Response 36033735

Back to Response listing

About You

1. What is your name?

Kevin O'Neill

3. Are you responding as an individual or an organisation?

Please select one item
Ticked Organisation

4. What is your organisation?

Lanarkshire Planning Partnerships North & South

5. The Scottish Government would like your permission to publish your consultation response. Please indicate your publishing preference:

Please select one item
Ticked Publish response with name
Publish response only (anonymous)
Do not publish response


1. Our framework sets out 8 priorities for a new Mental Health Strategy that we think will transform mental health in Scotland over 10 years. Are these the most important priorities?

Please select one item
Ticked No
Don't know
If no, what priorities do you think will deliver this transformation?
Lanarkshire Partnership Response: Methods The Lanarkshire partnerships (North and South Lanarkshire Health and Social Care Partnerships including; NHS Lanarkshire, North Lanarkshire Council (NLC), South Lanarkshire Council (SLC), Voluntary Sector through Lanarkshire Recovery Network and Service Users and Carers) have come together to review the strategy and to prepare a joint response. There is "no health without mental health" and therefore this draft strategy is of interest beyond just mental health services and views were proactively gathered from a wider audience. A standard partnership e-mail was agreed and widely distributed. This was also targeted at key individuals and groups who were asked to give views on specific points relating to their areas of interest across life span, settings and high risk groups cutting across the prevention, promotion and care and treatment agenda. A single point of communication was created for all responses. Rather than having a single consultation event the draft strategy has been included on multiple agenda’s with focused discussion and specific comments gathered. Representatives from the partnerships also attended the national consultation events throughout September 2016. Service user views were gathered through a number of channels, but also, and specifically through working with Lanarkshire Links (Service User and Carer Involvement), who hosted a focus group. A specific response from Lanarkshire Links has been submitted to the Scottish Government direct) and is also included as appendix 1 of this feedback form. Lanarkshire Peri-Natal Mental Health colleagues have submitted their views through the national Peri-Natal Mental Health networks, this is included as appendix 2. Feedback Are these the most important priorities? A positive foundation: The national priorities in the proposed strategy were largely welcome. It was noted that the lack of detail made specific reflection difficult, however the partnership appreciates the Scottish Government’s intention not to be over prescriptive at this time. Therefore the feedback below focuses on the areas where further focus and/or detail is required.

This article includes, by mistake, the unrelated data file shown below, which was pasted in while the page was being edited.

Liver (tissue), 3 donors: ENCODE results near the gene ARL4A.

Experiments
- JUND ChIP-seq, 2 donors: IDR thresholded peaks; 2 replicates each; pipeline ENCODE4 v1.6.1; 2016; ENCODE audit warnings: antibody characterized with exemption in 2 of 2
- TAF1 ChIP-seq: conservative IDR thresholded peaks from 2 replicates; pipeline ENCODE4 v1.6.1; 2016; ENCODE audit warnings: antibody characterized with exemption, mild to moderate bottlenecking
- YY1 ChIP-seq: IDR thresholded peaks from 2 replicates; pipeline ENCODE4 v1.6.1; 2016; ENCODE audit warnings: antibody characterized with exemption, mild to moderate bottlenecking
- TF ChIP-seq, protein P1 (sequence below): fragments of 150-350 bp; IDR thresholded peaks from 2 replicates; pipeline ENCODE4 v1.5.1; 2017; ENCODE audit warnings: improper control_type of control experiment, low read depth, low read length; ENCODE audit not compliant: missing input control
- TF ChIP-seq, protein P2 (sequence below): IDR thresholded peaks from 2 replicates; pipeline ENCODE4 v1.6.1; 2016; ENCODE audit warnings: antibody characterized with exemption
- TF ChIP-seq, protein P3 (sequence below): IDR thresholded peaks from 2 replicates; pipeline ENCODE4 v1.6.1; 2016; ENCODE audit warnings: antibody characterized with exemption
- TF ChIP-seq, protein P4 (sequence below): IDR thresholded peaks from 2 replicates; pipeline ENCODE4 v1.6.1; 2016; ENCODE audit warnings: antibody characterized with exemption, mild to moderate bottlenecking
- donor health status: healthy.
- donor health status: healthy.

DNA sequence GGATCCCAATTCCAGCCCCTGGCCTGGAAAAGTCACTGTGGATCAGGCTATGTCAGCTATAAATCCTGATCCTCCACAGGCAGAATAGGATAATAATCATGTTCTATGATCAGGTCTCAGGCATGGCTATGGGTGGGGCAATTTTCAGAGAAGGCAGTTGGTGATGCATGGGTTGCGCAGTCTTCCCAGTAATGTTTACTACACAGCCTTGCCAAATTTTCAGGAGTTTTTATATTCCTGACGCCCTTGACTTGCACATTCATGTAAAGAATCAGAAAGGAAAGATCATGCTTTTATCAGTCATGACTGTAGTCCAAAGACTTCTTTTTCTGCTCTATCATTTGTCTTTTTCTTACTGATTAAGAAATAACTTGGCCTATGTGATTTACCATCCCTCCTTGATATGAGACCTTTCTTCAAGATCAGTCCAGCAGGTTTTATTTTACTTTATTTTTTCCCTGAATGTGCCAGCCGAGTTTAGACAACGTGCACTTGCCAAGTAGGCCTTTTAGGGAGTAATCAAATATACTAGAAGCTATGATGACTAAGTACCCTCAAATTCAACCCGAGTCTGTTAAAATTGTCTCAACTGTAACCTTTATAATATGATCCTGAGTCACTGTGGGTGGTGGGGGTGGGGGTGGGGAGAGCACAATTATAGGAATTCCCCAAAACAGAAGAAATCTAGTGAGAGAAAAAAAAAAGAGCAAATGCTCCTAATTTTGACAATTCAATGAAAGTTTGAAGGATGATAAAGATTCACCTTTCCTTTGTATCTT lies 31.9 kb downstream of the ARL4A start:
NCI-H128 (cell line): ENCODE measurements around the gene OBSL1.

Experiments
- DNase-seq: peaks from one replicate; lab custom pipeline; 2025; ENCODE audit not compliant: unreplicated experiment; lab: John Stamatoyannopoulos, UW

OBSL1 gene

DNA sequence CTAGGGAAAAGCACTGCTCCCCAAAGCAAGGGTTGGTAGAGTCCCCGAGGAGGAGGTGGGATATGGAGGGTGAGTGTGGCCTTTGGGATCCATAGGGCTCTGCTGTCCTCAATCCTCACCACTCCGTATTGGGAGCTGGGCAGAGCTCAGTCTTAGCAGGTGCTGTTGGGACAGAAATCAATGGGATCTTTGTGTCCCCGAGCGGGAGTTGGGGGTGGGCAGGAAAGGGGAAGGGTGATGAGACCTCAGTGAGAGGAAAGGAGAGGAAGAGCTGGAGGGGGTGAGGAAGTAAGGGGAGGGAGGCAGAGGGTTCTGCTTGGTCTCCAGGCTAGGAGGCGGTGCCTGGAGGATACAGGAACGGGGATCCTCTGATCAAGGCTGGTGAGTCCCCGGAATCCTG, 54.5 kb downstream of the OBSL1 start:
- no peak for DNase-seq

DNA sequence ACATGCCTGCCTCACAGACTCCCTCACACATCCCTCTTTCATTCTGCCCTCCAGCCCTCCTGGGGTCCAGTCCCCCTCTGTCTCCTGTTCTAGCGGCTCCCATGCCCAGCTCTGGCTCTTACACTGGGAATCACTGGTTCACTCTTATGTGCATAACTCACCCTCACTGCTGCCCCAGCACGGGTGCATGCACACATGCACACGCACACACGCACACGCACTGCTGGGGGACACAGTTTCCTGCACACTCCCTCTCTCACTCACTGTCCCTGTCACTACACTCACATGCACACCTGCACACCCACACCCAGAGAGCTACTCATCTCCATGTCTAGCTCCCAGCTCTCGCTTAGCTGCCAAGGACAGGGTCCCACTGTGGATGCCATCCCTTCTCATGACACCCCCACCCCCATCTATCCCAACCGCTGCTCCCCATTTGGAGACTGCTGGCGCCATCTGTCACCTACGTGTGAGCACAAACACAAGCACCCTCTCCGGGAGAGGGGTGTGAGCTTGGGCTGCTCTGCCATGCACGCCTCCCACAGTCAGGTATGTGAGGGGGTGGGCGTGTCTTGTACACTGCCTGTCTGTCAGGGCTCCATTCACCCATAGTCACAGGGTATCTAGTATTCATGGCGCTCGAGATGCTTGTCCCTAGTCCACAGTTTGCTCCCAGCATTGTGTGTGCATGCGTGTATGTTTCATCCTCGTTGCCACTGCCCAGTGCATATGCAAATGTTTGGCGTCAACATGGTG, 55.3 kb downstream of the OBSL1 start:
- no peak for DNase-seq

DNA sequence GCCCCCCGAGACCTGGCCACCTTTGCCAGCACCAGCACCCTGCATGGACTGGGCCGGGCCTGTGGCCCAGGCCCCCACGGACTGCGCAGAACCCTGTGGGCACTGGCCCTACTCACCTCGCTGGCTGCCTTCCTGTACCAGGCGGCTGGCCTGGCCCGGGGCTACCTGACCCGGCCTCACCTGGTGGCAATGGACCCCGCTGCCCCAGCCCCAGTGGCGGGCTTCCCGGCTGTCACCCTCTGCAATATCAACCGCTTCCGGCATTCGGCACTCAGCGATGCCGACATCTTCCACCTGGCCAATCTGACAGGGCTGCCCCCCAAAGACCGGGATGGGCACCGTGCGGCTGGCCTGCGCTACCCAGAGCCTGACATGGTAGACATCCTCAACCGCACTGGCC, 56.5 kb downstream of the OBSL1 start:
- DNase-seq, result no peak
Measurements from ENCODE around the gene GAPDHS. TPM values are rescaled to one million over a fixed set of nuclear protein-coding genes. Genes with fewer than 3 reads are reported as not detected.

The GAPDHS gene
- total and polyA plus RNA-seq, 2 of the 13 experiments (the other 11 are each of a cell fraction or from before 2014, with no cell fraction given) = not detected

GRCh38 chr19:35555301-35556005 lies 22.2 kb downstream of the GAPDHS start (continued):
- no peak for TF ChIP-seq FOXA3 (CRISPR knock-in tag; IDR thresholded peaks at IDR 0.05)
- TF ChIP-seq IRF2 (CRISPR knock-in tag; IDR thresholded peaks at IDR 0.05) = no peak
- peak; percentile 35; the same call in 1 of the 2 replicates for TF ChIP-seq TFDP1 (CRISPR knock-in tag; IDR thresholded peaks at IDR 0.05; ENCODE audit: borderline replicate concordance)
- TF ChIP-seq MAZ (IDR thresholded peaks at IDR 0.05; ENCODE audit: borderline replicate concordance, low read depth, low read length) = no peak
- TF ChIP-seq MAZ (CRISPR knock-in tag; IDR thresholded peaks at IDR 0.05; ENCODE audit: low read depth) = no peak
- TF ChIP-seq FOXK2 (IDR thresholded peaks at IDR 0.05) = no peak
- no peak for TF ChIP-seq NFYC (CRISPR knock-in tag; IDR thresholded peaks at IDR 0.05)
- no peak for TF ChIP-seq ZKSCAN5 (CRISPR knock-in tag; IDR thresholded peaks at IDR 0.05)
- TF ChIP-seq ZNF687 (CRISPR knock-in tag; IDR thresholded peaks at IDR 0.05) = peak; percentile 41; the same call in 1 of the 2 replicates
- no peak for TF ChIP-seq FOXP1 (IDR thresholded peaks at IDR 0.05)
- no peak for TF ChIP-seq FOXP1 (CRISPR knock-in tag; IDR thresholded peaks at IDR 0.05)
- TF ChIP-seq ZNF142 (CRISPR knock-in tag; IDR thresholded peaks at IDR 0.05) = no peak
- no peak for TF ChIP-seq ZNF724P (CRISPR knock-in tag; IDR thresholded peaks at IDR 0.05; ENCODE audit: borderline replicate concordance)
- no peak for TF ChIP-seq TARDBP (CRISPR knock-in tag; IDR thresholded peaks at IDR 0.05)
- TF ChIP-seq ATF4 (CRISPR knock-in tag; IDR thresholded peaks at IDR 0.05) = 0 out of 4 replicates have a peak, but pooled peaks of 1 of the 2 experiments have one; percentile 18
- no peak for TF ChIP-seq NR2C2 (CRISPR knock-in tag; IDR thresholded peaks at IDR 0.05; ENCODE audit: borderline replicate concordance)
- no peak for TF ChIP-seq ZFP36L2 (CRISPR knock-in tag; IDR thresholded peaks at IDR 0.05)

2. The table in Annex A sets out a number of early actions that we think will support improvements for mental health.

Are there any other actions that you think we need to take to improve mental health in Scotland?